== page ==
KJ (owlmoose) wrote,

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Hugo Reading update

I haven't talked much about the Hugos this year, in part because there hasn't been as much conversation on the topic this year. Like Abigail, I blame fatigue -- this is the second or third year in a row of this particular drama, depending on what you count -- along with a whiff of despair that we're never going to escape it. Although I don't subscribe to that philosophy myself, I can certainly understand why people might feel that way. But with only a week to go until the deadline, I wanted to say a few words before voting closes.

Because two of the novels were already on my Hugo nomination ballot (and one only just missed making the cut), and I'd also already checked out some of the shorter fiction (notably Binti and Cat Pictures Please, both of which I adored), I didn't have all that much to read this year. Unlike last year, when I no-voted most of the slate on principle, this year I decided to give some of the works a shot (more details in my post on the short list), and overall I'd say the stories I chose to read were worth my time. I didn't like all of them -- some (like The Builders and And You Shall Know Her...) were Not For Me, and others (like Obits and Perfect State) had some aspects I enjoyed and others that annoyed me. But I'd rather dwell on the stories that I liked, so a few words on each of them:

Seveneves by Neal Stephenson I've had a mixed track record with Stephenson in the past. Like most of sf/f fandom, I liked Snow Crash a lot, and I loved The Diamond Age even more. And I also enjoyed Cryptonomicon, but even though the long digressions on cryptography and the history of code breakers in World War II were informative, I did find myself starting to skim at times. Then came the Baroque Cycle. I made it through the first book, but not long after starting the second, I realized that I just wasn't enjoying the slog through pages and pages of history and technobabble. So I set it aside forever, and on some level I wrote off Stephenson as Not For Me (anymore), even though I kept meaning to give him another shot (Anathem has been on my TBR shelf for literally years; more than once I have brought it along on a vacation, determined to start reading, and every time it has come home unopened). All this is to say that I wasn't certain that I would read Seveneves, despite strong reviews from [personal profile] justira and other people I trust, but when it showed up on the Hugo ballot I decided to prioritize it. Fortunately, I found it to be more Cryptonomicon than Quicksilver -- although there was still plenty of long segments of techsposition (mainly about robotics and orbital mechanics), they all related directly to the story, and for the most part I found them engaging. At its heart, Seveneves is a story about human nature and how we build societies, and I found that aspect of it pretty compelling. Also, in a nice change from some other Stephenson books, there is a strong cadre of female characters who are written pretty well. If you like hard sci-fi and are either interested in reading lots of scientific detail and/or a good skimmer (I did some of each), I do recommend it.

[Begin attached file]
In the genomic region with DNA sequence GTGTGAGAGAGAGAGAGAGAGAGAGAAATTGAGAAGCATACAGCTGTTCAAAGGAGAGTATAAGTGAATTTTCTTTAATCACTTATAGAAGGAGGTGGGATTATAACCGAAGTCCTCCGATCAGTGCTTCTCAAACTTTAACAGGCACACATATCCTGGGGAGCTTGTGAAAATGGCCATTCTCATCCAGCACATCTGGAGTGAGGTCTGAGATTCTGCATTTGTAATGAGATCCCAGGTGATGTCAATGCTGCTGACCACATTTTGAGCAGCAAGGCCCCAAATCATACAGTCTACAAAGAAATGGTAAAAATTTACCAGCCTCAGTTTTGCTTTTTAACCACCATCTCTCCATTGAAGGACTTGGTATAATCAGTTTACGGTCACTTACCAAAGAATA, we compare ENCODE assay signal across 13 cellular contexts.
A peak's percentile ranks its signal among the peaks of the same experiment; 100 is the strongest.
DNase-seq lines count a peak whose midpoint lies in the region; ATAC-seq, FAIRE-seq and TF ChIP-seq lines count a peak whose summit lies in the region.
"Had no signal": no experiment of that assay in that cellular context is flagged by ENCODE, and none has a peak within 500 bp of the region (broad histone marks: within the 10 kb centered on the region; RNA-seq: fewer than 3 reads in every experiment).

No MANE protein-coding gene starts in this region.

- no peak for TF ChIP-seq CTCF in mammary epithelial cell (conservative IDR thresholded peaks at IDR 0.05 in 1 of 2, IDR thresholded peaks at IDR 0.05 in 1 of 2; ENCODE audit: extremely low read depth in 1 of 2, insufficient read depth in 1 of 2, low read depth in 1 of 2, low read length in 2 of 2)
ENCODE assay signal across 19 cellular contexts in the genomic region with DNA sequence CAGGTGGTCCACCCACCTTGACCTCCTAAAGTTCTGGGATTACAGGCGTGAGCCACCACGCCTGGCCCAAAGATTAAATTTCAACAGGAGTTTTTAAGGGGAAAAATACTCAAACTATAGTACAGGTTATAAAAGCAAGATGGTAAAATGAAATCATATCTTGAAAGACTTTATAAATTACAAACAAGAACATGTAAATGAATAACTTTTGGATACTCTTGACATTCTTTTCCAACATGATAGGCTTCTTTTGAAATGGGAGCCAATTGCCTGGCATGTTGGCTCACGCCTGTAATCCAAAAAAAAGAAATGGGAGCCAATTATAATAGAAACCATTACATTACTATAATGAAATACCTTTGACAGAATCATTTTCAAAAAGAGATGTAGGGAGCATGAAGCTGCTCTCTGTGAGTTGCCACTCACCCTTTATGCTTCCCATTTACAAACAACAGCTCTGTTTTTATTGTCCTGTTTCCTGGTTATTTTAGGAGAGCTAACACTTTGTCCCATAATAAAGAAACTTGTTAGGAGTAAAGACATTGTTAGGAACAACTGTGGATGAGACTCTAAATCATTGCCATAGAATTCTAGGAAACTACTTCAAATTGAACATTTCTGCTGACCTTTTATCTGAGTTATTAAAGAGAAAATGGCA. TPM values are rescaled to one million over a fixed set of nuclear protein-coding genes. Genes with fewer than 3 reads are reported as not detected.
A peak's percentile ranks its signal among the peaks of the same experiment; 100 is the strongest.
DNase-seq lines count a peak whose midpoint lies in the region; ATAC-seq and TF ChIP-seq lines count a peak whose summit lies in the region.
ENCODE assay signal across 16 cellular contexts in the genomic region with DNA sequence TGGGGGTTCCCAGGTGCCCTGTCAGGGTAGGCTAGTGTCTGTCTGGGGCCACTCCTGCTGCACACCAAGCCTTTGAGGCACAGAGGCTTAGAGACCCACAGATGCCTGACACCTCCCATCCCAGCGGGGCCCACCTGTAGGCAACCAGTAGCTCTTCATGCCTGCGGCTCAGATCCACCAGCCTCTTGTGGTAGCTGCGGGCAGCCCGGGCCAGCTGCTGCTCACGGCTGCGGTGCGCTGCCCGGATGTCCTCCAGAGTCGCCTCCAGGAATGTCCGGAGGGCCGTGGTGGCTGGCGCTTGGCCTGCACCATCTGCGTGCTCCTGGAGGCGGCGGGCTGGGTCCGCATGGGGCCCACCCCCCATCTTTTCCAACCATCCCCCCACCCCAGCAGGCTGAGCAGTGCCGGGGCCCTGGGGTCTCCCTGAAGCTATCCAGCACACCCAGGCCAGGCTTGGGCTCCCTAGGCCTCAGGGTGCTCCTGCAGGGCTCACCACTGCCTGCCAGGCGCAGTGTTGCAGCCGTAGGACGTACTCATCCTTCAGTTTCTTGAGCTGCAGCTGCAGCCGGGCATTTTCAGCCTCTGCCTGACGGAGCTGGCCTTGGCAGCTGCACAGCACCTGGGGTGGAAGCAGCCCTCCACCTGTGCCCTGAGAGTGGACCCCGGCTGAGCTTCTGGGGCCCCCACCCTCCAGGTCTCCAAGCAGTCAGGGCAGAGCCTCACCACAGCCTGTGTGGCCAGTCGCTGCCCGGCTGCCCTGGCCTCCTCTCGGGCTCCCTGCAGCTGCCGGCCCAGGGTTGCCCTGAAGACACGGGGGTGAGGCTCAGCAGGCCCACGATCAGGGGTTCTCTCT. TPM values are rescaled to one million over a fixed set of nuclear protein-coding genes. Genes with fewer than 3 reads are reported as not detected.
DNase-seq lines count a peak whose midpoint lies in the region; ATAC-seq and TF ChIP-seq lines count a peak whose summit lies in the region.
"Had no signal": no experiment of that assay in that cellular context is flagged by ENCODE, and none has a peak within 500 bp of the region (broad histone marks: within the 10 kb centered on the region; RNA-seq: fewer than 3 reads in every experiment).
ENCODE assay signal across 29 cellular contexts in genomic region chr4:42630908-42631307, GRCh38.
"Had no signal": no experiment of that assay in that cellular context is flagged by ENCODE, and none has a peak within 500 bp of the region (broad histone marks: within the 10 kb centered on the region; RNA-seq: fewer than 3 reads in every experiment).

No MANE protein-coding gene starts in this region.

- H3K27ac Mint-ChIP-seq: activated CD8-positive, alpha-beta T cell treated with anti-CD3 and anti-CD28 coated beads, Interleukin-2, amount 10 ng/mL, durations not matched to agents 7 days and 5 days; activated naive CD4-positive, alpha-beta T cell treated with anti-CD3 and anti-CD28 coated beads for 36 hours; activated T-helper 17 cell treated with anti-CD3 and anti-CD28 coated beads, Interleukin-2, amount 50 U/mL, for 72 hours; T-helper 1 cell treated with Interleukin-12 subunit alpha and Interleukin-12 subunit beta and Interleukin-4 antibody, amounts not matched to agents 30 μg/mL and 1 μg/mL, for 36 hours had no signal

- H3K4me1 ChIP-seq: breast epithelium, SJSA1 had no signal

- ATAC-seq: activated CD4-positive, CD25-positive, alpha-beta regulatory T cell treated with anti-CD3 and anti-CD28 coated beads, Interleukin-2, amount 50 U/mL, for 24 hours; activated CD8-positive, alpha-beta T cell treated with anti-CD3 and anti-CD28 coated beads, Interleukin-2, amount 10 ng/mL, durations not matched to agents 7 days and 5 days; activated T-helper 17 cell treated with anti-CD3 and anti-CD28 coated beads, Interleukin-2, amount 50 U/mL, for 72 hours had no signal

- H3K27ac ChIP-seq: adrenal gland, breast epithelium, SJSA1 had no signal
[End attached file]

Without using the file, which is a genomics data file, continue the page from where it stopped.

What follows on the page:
Penric's Demon by Lois McMaster Bujold This novella is set in the World of Five Gods (the setting of The Curse of Chalion and the other books in that series), a universe I've always enjoyed, and this book is no exception. The story of how an inconvenient extra son accidentally acquires a demon and escapes a dangerous political situation to get everything he ever wanted is vintage Bujold fantasy, and I enjoyed every minute of it. There's a sequel, too, which I need to read immediately.

Slow Bullets by Alastair Reynolds This military SF story of a starship journey gone very, very wrong has plenty of action and intrigue, but it also tackles themes of identity, memory, and building society. I find this story particularly interesting to compare with Seveneves -- they tackle some comparable ideas about building a new society almost from scratch, while also preserving the history that came before. This is the first work I've ever read by Reynolds, and I'm curious to see more if anyone has recommendations.

Folding Beijing by Hao Jingfang I'm a sucker for stories where the city is one of the characters, and this is no exception. Fascinating concept of a three Beijings that occupy the same space, in order to house three times as many people, and the perhaps inevitable stratifications of society that result. A sympathetic and appealing main character, as well. This story was translated by Ken Liu, who seems to be singlehandedly bringing all of the best Chinese writers to English-speaking audiences. This is a good trend that I hope continues.

Still on my to-do list for the next few days: I want to check out the excerpt of the Jim Butcher book that was included in the Hugo packet. I've never read a Butcher novel, despite being curious about such a popular urban fantasy author, mostly because the Harry Dresden character did not appeal to me. But this is the first book of a new series, so I feel that I should at least give it a shot. Also I admit to wild curiosity about the Chuck Tingle story, although the odds of me actually voting for it seem vanishingly small. But otherwise, this is a good place to wrap up my Hugo reading for the year. Now I can (mostly) relax and look forward to WorldCon. If you'll be there, let me know!

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Tags: books, the great hugo awards project
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